The Victorian Independent Broad-based Anti-corruption Commission (IBAC) is partnering with the Victorian Ombudsman to investigate allegations of branch stacking and misconduct by public officers. The investigation, entitled Operation Watts, has recommenced following three weeks of adjournment.
The IBAC hearings are related to allegations pertaining to the conduct of both public officers and Victorian Members of Parliament. Both The Age and 60 Minutes revealed alleged instances of branch stacking within the Victorian Labor Party in 2020.
Branch stacking is a means of gaining political power within a party by controlling and influencing membership, often to secure the preselection or nomination of a specific candidate. In many cases politicians may cover the fees associated with membership in order to incentivise their chosen members to join.
The practice of branch stacking can threaten the legitimacy of democratic processes which rely on earnestly earned votes. Although branch stacking is not illegal, the practice may be against party regulations. Both the Labor Party and the Liberal National Party require all members to buy their own memberships. Failure to comply with these rules can have consequences.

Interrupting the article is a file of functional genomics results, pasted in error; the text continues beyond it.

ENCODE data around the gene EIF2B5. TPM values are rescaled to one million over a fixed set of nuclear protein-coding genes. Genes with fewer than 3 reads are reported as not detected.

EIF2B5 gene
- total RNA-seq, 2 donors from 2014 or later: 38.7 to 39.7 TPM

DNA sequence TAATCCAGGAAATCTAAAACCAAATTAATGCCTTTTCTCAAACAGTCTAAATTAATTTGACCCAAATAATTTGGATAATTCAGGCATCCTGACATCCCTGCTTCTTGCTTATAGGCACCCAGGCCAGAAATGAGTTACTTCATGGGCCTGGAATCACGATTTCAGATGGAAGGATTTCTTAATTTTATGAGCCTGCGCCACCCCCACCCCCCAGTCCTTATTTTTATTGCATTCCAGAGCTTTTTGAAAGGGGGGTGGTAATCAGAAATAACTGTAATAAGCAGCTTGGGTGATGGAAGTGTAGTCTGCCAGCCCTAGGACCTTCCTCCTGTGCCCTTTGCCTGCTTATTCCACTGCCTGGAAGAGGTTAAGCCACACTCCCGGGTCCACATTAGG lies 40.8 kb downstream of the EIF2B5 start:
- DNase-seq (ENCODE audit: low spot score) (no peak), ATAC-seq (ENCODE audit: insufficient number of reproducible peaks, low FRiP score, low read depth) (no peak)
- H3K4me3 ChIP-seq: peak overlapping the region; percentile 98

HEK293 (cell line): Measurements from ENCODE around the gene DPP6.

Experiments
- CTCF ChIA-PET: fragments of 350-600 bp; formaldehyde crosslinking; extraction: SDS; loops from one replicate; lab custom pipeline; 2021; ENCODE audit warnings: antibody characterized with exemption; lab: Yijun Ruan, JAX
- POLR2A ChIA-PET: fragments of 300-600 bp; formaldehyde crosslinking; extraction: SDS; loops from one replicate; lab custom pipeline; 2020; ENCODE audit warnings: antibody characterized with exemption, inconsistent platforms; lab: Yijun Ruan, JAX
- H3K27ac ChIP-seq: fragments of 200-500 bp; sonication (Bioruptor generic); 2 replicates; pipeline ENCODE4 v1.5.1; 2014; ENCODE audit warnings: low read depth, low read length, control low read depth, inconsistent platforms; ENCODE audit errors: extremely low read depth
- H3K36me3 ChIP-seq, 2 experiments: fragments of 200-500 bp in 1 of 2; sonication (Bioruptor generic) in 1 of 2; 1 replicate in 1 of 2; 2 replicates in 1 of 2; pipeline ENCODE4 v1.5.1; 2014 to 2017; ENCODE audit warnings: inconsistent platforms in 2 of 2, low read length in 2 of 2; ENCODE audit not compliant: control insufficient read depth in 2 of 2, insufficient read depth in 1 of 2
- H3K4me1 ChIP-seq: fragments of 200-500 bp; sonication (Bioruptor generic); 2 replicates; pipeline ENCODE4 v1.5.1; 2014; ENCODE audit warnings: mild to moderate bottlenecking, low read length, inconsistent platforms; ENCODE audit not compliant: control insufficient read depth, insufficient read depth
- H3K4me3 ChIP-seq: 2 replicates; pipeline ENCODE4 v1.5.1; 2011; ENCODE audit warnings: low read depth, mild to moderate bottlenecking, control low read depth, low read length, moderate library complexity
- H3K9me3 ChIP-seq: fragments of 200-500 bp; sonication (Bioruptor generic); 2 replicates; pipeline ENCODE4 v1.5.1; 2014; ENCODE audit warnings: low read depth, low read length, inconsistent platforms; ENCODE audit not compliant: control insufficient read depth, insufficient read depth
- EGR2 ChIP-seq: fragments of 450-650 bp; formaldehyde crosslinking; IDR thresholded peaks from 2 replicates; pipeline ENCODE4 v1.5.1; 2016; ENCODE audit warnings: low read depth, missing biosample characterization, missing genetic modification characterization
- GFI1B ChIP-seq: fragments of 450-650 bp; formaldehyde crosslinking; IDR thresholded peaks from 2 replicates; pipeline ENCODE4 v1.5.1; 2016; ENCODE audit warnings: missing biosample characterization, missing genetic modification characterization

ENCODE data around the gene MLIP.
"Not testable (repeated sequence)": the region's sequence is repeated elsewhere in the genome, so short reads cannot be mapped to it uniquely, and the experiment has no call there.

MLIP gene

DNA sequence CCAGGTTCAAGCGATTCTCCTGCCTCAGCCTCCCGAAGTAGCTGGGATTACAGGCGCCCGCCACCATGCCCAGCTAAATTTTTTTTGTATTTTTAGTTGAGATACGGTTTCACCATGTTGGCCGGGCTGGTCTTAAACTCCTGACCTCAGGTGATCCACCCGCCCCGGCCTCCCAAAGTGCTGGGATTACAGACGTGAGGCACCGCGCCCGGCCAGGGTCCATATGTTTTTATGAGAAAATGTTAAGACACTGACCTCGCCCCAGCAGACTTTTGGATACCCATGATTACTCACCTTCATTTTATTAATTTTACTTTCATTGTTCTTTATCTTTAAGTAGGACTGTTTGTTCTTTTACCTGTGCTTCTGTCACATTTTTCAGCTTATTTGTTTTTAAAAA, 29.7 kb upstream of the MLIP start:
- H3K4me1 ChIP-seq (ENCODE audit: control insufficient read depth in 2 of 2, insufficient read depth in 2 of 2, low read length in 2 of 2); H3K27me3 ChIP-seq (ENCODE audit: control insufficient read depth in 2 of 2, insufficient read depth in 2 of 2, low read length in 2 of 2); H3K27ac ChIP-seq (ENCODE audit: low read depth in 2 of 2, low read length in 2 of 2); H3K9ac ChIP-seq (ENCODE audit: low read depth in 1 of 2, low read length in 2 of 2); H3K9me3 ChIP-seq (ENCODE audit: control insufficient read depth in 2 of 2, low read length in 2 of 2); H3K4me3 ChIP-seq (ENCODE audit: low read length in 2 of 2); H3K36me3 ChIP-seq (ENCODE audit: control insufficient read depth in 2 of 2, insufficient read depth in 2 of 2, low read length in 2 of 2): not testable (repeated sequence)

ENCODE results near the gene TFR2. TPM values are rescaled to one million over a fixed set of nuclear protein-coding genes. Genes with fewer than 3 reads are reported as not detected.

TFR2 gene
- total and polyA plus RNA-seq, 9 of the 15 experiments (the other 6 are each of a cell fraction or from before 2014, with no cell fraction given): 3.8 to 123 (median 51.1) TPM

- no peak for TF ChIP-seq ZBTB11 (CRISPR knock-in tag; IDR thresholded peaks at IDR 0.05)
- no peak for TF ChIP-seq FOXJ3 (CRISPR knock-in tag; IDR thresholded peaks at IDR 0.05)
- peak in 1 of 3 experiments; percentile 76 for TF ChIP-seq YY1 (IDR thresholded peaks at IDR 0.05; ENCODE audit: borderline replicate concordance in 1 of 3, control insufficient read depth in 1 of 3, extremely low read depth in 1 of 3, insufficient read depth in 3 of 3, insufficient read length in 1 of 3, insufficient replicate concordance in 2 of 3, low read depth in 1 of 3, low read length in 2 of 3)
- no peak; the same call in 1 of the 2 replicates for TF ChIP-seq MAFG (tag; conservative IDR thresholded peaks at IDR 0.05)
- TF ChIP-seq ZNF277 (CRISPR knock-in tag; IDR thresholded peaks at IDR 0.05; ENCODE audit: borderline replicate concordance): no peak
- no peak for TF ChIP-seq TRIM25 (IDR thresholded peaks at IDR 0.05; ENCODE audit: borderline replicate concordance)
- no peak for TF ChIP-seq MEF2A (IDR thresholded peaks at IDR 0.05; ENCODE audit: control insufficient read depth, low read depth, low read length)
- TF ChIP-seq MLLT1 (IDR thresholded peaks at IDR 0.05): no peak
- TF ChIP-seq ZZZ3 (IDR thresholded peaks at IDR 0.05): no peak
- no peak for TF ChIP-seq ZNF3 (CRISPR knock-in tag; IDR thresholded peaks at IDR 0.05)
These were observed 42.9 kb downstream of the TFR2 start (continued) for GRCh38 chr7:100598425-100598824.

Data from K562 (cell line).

IBAC is also investigating whether Victorian Members of Parliament “are engaging in corrupt conduct while in public office by directing ministerial and electorate office staff to perform party-political work during times when those staff are paid from public funds to perform ministerial or electorate work,” according to the Operation Watts overview.
Following testimony from former minister Adam Somyurek, Victorian Premier Daniel Andrews is likely to be invited as a witness to provide further information. Mr Somyurek testified that he had raised concerns with Mr Andrews regarding 2018 findings that $338,000 of public funds were misused by the Labor Party.
Mr Somyurek was fired from Cabinet last year following allegations of branch stacking.
“[Andrews] said words to the effect of… ‘Do you want to win the election or not?’” Mr Somyurek testified.
The testimony is significant as Mr Andrews had previously claimed to have no knowledge of the scandal or the misused funds. Mr Andrews has denied to comment regarding Mr Somyurek’s testimony.
“I’m not getting into a debate or discussion about evidence that has been led by that witness or any witness,” he said.
“I wouldn’t do it if it was a court and I’m not doing it with IBAC.”
The inquiry is still ongoing.
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